Saturday, January 29, 2005

Rain and cold have me grounded!

Well, no flying this weekend. The "Deep South" has had a little cold spell. Raining with temperatures just above freezing. I won't be flying this weekend! I did have a chance to go last Friday, but it didn't work out. I drove all the way to the airport, a whopping 48 miles, met my instructor friend and his student, who were preflighting and getting ready to fly. I pulled out my plane and did a thorough preflight and I was ready! Then my wife called and told me of this crisis she was having (what the crisis was, I leave to your imagination. A hint...nothing to do with sex) and I had to put my plane back up and go. She told me I didn't need to come home, but I thought that I needed to be there. There will be other days to fly, soon I hope!

I still have my new wing wire set to install. This will lower the dihederal of the wings by half and should noticeably effect the flight characteristics of the old MX! I need to find time to put them on. I hope I'll be reporting soon on the difference it makes!

Monday, January 17, 2005

No flying this weekend...but....

Well, the weather was pretty decent this weekend...highs in the mid-50s. I wouldn't have had any problem going flying, but the winds were a bit too strong. 10-15 knots with gusts to 25, or at least that's what the forecast said.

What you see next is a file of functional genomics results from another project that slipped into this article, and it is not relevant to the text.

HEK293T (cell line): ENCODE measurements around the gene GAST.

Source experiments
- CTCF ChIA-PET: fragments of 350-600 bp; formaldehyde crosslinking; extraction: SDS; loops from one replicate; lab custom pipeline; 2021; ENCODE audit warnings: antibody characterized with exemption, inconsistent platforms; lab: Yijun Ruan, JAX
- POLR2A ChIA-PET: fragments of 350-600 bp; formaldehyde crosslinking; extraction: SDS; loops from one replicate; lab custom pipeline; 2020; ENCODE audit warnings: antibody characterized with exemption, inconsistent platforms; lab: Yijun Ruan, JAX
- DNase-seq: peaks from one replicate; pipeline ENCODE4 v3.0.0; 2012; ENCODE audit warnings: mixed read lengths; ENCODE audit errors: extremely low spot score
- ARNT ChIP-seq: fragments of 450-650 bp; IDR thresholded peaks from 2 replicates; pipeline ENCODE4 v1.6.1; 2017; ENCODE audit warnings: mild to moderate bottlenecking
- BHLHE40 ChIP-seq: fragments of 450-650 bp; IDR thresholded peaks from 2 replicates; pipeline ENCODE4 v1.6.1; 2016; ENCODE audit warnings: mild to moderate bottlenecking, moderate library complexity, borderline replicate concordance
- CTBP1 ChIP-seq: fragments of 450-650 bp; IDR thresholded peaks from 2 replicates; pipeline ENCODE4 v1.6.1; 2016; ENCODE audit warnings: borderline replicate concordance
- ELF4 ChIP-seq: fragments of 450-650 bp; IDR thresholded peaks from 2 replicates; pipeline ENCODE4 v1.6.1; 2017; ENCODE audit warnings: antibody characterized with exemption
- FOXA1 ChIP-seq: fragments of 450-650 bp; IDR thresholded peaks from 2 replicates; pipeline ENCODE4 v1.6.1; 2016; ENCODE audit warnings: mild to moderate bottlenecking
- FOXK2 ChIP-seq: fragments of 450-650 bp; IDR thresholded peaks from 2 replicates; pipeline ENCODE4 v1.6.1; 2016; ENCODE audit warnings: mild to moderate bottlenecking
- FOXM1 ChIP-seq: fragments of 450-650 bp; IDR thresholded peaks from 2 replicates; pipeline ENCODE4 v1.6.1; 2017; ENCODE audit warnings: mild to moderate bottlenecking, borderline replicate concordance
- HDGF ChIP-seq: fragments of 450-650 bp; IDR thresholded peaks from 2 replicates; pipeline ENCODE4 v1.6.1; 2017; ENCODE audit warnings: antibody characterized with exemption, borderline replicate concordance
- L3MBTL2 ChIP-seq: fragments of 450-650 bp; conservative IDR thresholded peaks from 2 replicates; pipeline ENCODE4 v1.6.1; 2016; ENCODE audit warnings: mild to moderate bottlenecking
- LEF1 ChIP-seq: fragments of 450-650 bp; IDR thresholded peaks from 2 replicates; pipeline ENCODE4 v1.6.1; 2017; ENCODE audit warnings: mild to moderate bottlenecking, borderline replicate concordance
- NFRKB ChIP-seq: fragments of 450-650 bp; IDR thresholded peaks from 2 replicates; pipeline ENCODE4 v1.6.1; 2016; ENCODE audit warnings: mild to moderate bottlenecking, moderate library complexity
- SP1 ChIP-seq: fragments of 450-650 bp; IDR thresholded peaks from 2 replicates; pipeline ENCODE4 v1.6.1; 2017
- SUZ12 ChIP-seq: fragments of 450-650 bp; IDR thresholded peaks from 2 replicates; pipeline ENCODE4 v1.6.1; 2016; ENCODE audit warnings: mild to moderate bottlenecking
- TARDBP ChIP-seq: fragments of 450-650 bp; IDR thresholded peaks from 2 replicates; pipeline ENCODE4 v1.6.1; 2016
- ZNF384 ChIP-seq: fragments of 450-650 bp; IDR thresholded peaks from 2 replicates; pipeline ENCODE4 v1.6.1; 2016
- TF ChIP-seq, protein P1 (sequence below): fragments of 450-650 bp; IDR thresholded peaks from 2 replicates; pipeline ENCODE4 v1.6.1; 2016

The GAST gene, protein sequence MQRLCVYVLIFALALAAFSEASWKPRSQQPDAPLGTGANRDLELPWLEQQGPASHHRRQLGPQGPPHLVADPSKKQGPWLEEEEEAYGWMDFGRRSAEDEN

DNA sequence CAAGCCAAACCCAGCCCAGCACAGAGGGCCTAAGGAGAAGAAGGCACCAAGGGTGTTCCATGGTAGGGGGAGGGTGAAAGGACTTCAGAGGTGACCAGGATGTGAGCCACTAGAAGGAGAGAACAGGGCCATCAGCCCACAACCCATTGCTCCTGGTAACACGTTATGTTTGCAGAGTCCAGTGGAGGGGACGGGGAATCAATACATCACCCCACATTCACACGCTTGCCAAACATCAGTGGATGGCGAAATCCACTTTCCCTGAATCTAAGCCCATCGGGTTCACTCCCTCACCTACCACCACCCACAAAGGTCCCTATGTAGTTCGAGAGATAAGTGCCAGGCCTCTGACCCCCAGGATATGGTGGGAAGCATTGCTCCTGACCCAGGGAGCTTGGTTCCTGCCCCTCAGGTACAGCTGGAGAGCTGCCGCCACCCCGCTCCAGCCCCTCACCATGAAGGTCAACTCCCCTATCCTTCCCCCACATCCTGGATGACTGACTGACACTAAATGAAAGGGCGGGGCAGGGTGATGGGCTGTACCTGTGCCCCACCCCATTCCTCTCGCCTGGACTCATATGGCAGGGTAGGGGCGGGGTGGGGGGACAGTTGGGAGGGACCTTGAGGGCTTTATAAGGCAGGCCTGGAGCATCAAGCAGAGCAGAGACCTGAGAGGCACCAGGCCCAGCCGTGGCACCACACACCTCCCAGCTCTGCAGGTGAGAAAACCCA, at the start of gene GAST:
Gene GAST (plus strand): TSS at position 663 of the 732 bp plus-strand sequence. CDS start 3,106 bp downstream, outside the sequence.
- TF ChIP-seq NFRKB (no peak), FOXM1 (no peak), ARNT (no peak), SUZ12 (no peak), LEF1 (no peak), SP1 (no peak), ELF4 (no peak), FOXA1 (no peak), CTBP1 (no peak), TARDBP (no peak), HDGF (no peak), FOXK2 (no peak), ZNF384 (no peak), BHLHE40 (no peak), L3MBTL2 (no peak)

On the brighter side, the fitting I need to relocate my radio antenna came on Friday. All I need to do is make a bracket out of aluminum and buy the right length cable to run from my radio to the antenna. Should be pretty easy.

My new "lowered dihedral" (dihedral is the upward angle the wings form with the plane of the ground) heavy-duty wire set is supposed to arrive today. I'm sure I'll find time next weekend to install them. If the winds cooperate, I'll be able to fly and test them out! The lowered dihedral is supposed to make the plane a bit less stable and penetrate the winds better. I know it sounds like "less stable" is not a good thing, but the term is a bit misleading. All it really means in this case is that the plane will not try to return itself to straight and level flight as much after initiating a bank. It takes more attention to fly, but it will become second nature after a while. When I get some time with them, I'll post what my impressions are.

Wednesday, January 12, 2005

A little joke that describes the company I work for!

A man was out flying his hot air balloon one day, when he became disoriented and lost. He sees a man on a tractor plowing a field below him and descends to ask the man where he was. “Excuse me…”, said the balloonist, “I’m a bit lost, can you tell me where I am?”, to which the man on the tractor replies, “You are about 30 feet above the ground over my field.” The man in the balloon replies back, “You are only a part time farmer…right? Your full time job is that of an engineer, correct? The man on the tractor was quite surprised and he said, “Why yes, how did you know that?” The balloonist said, “Because you just gave me information that I can’t do anything with." “Hmmm…”, said the man on the tractor. “You must be a manager!”. “Why yes, yes I am, how did you know that?”, The man on the tractor replied, “Because I just gave you exactly the information you asked for, and you still don’t know where you are or where you are going!”

I would imagine that you have guessed by now that I'm an engineer...right?

Monday, January 10, 2005

Flying to Prattville